As more media companies prepare to shift to the metaverse, the race for the virtual environment is heating up. According to sources, Munhwa Broadcasting Corporation (MBC), one of South Korea’s largest media channels, has formed a strategic alliance with The Sandbox, a metaverse corporation.
Top South Korean TV Company Signs Metaverse Agreement
MBC has inked a metaverse relationship with the virtual experience services provider, according to a statement made by The Sandbox over the weekend. MBC will use the metaverse to replicate its office buildings and studios.
In addition, the TV giant will generate further metaverse-themed content for The Sandbox platform users.
MBC has a track record of Metaverse-related projects. The company launched its virtual avatars for non-celebrity panels on the popular “Masked Talents” show in 2021. The show is a parody of the “Masked Singer,” which has long been famous among Koreans.
Meanwhile, MBC continues to broadcast Avatar Singer, the first metaverse music program. Furthermore, the metaverse program is available via the augmented reality (AR) avatar, which is utilized to conceal the contestants’ faces.
The Sandbox has multiple agreements with big South Korean companies from various industries.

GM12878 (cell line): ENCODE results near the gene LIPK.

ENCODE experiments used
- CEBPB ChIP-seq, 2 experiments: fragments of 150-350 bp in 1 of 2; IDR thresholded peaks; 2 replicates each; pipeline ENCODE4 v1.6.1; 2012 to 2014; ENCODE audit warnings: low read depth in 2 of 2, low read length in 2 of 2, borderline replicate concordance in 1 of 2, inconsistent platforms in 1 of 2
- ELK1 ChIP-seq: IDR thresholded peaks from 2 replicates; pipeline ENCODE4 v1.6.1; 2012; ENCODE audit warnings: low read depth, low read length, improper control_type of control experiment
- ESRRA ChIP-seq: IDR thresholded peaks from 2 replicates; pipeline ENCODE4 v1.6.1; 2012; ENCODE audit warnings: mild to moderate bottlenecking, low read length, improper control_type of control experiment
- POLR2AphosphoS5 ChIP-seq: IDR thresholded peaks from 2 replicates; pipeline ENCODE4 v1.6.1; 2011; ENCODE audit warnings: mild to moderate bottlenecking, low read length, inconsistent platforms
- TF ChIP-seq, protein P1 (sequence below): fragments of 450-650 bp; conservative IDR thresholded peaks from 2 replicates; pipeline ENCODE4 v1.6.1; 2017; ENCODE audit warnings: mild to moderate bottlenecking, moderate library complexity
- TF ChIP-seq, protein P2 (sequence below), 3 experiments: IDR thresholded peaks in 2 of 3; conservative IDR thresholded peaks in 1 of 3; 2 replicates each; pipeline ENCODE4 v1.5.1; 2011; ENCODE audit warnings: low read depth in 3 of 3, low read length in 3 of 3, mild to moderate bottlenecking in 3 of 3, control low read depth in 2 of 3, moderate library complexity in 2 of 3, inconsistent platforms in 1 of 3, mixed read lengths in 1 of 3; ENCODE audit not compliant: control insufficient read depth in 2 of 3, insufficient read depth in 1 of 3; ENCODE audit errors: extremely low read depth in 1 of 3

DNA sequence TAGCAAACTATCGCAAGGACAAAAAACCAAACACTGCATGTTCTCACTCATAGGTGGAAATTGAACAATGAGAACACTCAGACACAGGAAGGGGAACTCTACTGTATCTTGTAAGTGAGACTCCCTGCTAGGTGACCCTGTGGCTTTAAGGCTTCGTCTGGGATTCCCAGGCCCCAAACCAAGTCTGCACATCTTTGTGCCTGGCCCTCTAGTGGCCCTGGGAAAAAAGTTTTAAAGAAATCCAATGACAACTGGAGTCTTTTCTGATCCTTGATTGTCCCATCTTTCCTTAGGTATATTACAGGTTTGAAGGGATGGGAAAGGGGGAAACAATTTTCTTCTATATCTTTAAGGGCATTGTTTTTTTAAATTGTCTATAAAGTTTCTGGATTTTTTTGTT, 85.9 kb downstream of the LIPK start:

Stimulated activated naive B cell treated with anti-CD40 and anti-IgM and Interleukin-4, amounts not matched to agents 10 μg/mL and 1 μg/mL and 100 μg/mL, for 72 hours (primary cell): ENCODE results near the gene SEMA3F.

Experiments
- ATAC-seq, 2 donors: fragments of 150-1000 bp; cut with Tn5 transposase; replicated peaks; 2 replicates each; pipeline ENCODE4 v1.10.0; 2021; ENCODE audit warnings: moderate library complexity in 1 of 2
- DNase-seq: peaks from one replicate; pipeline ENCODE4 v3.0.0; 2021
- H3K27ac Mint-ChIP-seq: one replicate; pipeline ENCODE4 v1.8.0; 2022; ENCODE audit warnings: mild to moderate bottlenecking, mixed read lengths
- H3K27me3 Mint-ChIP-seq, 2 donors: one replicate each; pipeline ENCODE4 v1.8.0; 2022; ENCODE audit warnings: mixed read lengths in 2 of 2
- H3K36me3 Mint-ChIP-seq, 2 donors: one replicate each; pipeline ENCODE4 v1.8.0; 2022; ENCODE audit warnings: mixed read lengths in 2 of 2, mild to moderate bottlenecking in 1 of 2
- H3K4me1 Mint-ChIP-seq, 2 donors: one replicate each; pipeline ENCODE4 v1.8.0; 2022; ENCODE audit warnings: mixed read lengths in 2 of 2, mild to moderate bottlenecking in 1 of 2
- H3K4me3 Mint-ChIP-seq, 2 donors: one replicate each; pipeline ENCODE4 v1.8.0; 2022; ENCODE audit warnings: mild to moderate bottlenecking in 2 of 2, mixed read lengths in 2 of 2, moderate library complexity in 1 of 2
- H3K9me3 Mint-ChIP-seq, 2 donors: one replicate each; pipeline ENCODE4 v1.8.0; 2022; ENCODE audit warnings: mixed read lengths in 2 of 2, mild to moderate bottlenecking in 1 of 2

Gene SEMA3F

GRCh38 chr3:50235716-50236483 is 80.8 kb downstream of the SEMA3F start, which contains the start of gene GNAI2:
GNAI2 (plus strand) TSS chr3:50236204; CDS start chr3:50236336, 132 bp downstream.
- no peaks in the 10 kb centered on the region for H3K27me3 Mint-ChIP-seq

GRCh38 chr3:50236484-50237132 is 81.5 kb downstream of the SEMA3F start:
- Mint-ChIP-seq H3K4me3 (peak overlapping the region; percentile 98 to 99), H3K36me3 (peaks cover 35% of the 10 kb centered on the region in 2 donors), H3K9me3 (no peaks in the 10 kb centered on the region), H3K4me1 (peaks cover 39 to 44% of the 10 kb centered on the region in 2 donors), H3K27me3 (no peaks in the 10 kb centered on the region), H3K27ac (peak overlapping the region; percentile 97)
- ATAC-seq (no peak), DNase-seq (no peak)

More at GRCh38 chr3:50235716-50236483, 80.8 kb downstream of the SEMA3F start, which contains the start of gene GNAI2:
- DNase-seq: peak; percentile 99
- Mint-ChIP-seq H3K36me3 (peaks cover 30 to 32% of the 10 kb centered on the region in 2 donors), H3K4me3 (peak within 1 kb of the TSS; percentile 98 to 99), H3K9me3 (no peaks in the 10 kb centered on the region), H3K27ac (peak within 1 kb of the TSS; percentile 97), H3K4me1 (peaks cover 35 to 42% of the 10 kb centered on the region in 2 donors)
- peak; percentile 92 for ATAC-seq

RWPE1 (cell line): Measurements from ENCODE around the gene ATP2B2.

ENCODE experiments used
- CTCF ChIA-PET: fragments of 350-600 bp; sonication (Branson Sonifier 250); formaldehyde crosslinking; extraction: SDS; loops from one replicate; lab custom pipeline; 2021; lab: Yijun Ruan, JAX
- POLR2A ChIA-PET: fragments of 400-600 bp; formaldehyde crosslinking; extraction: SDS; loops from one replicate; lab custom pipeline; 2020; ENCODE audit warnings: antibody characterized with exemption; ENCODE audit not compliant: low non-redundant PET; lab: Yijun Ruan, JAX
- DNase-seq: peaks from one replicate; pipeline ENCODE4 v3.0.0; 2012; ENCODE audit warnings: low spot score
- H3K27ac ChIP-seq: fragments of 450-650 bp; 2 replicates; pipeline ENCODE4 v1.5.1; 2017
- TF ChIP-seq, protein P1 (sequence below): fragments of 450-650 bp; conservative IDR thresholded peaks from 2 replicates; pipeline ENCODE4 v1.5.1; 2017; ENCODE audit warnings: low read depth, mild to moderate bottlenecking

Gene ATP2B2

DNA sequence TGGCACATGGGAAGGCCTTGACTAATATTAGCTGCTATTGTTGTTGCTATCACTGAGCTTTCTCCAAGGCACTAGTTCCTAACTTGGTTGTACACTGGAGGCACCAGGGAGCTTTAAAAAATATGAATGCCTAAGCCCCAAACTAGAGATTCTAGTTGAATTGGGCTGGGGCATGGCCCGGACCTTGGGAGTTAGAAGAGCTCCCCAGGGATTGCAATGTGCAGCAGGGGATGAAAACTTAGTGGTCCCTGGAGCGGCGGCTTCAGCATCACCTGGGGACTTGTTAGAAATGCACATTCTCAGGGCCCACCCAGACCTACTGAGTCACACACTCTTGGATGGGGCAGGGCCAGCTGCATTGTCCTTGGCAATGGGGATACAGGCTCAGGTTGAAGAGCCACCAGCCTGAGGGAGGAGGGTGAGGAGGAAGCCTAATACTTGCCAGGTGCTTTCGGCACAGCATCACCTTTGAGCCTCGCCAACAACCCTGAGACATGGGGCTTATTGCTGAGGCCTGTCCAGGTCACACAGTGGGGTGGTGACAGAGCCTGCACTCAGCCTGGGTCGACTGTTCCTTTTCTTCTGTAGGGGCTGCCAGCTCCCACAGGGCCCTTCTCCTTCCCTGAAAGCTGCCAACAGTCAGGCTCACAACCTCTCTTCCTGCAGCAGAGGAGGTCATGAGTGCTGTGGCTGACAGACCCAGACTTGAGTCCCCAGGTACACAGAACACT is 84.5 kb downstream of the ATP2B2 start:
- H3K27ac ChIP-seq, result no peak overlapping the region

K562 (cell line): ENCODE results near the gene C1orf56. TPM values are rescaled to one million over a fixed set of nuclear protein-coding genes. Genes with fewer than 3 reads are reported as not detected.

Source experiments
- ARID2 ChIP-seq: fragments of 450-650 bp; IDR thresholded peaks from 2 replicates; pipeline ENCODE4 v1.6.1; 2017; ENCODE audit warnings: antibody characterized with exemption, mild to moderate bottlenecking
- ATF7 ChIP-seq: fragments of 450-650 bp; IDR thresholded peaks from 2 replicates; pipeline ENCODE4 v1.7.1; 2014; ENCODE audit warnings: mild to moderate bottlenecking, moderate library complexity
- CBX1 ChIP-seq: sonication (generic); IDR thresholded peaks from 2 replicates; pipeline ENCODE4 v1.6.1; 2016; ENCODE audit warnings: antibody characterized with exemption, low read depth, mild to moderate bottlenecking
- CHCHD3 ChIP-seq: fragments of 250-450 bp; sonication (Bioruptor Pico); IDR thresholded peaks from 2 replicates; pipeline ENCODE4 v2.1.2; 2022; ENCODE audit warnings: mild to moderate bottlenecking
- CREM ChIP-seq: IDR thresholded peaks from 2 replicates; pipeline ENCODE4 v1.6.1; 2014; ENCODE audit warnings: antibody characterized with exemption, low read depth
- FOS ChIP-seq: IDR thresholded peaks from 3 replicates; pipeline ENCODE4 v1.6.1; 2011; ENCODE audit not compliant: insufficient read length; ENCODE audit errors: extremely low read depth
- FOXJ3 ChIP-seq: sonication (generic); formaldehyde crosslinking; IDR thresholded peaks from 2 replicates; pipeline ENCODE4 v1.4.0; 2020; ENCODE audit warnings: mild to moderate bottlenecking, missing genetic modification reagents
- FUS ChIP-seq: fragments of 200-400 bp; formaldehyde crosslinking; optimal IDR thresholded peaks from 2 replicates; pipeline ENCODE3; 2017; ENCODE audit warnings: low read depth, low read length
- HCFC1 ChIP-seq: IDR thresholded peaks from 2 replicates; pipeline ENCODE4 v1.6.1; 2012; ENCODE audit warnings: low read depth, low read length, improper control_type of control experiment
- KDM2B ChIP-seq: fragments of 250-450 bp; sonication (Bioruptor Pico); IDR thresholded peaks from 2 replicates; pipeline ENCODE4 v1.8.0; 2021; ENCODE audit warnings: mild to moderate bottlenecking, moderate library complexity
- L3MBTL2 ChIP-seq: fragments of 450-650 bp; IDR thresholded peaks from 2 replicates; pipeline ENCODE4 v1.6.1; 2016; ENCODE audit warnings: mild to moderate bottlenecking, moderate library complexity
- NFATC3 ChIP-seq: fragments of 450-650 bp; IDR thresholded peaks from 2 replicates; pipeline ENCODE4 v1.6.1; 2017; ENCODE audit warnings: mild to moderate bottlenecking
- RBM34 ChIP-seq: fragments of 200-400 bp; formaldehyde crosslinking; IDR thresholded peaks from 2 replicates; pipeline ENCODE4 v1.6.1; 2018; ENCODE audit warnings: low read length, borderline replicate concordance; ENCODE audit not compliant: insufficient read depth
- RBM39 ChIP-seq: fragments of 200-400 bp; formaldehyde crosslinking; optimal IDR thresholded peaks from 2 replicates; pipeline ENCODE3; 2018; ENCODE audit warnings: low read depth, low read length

Korea’s Rapidly Growing Metaverse Investment
South Korea appears to be the only Asian country betting on the metaverse. Since May 2022, the Asian behemoth has committed about $177.1 million in the expanding virtual economy.
Furthermore, as the country aims to expand its digital economy, the government is the first to launch a national metaverse project.
The Digital New Deal is South Korea’s national plan for the metaverse industry, with the goal of assisting businesses and creating more jobs.
Furthermore, the Seoul Metropolitan Government has already funded 3.9 billion Won in order for residents to have access to public services in the metaverse.
Furthermore, the buzz around the metaverse peaked last year and has been viewed as the cornerstone of the virtual world. The metaverse drive has acquired substantial support among corporate entities since Facebook’s rebranding to Meta.
As a result, the move by South Korea’s national government is a good development for the thriving business.
As a technology-driven economy, the country has a model for other governments to follow in terms of investing in the virtual world.
Much has been stated about the private sector’s investment in the new industry in South Korea. Nonetheless, the government has demonstrated a readiness to venture into uncharted territory by pushing public organizations to become involved in the metaverse.
Things may have been happening in bits and pieces, but the government has demonstrated its willingness to invest resources in the virtual ecosystem since any effort that brings people together will pique the government’s attention.
However, like in other areas of the world, metaverse operations in Asia are still in their early stages, as more time and financial resources are required to build crucial applications for the ecosystem.
Meanwhile, no country currently has a competitive advantage in the metaverse.